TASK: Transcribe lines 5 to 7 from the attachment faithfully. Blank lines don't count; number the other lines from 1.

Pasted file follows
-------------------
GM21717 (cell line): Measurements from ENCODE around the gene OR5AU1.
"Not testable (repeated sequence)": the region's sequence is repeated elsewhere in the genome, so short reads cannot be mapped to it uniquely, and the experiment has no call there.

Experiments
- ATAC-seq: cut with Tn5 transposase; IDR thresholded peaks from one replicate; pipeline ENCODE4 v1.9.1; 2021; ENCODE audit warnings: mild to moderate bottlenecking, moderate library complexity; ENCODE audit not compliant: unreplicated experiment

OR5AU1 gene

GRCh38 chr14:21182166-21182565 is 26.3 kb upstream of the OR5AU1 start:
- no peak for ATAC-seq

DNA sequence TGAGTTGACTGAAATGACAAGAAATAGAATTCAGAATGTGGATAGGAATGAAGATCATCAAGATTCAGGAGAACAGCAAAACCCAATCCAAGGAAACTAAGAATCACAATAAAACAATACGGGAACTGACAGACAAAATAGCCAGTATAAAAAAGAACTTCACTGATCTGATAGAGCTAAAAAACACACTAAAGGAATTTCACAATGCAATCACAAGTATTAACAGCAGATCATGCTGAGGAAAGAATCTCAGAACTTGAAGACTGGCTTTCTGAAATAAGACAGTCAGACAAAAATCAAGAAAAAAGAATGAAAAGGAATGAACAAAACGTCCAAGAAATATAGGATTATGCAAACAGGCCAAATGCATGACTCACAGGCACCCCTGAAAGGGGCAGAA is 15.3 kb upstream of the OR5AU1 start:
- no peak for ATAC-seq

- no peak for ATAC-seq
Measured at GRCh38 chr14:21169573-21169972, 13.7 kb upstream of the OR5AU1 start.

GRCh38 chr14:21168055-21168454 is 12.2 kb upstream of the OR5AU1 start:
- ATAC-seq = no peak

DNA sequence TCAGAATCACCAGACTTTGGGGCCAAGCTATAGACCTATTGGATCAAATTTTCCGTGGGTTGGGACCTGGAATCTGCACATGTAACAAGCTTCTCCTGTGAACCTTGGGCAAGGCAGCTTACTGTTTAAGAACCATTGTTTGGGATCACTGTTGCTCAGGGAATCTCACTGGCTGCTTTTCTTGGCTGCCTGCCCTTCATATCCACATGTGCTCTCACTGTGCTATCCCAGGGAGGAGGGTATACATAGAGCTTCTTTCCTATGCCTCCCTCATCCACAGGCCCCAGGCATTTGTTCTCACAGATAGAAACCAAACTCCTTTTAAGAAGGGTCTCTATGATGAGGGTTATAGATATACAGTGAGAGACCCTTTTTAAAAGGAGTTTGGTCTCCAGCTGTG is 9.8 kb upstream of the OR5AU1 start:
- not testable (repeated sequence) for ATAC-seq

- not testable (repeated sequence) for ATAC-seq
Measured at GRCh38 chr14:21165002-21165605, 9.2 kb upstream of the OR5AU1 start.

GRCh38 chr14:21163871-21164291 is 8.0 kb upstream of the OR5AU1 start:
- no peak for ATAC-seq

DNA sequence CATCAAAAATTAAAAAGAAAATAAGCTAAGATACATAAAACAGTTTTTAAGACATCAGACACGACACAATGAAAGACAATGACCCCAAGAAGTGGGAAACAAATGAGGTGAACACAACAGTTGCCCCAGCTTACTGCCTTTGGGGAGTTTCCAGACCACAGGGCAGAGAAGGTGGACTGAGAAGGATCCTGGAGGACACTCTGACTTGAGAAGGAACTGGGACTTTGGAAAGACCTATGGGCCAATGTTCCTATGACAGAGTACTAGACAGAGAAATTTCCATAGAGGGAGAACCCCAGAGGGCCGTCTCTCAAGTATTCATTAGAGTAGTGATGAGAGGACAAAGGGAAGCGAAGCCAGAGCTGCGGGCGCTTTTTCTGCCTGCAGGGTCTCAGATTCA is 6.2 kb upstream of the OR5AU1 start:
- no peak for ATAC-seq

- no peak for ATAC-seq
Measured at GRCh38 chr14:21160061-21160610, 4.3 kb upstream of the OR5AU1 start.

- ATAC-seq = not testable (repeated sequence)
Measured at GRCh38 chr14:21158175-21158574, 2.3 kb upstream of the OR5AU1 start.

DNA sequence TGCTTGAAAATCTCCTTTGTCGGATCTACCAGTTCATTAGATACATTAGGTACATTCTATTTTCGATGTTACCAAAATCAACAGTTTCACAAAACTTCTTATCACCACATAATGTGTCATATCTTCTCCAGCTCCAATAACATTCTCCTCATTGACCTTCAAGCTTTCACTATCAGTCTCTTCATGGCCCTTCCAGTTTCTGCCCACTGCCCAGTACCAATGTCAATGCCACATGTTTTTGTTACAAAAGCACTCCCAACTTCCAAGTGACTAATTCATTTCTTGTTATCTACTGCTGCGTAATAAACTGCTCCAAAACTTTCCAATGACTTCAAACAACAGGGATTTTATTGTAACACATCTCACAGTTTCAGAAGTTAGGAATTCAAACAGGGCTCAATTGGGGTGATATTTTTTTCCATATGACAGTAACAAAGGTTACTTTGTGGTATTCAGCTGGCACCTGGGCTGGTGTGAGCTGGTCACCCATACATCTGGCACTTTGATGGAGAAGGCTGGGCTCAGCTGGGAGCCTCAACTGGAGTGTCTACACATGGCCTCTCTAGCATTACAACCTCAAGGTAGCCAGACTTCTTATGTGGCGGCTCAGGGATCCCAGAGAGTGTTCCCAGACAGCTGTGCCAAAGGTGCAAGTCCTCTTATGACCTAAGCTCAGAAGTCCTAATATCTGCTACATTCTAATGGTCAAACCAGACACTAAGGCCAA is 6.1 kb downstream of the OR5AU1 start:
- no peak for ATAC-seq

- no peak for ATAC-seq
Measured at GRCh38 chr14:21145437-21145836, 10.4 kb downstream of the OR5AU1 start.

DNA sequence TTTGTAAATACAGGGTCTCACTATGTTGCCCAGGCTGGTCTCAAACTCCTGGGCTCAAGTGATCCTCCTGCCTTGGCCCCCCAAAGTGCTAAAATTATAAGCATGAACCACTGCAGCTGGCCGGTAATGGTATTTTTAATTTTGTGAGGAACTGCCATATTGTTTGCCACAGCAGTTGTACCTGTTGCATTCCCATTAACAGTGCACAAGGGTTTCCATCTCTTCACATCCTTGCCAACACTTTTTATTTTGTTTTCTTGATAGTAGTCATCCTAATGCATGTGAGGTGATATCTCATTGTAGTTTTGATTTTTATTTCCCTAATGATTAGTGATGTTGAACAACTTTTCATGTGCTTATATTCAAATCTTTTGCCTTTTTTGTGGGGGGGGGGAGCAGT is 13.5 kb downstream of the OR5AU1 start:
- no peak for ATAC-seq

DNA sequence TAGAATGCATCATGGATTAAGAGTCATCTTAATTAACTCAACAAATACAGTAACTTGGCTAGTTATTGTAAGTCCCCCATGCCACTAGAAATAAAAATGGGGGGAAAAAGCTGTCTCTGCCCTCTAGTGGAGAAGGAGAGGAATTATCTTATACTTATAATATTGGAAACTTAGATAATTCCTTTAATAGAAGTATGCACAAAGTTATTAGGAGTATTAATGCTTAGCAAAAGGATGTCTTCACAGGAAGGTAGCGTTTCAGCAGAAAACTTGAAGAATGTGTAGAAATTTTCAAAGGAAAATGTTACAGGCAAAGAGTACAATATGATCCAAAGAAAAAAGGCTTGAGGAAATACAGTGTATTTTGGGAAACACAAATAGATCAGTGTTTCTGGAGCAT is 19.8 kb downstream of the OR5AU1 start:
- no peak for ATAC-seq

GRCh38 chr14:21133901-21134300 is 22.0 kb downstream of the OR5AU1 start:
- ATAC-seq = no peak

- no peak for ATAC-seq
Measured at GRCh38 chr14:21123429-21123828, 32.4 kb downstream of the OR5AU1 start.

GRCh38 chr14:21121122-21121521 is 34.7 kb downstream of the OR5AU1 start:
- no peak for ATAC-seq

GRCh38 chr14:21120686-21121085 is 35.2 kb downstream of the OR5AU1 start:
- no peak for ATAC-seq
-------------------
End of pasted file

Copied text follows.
OR5AU1 gene

GRCh38 chr14:21182166-21182565 is 26.3 kb upstream of the OR5AU1 start:
- no peak for ATAC-seq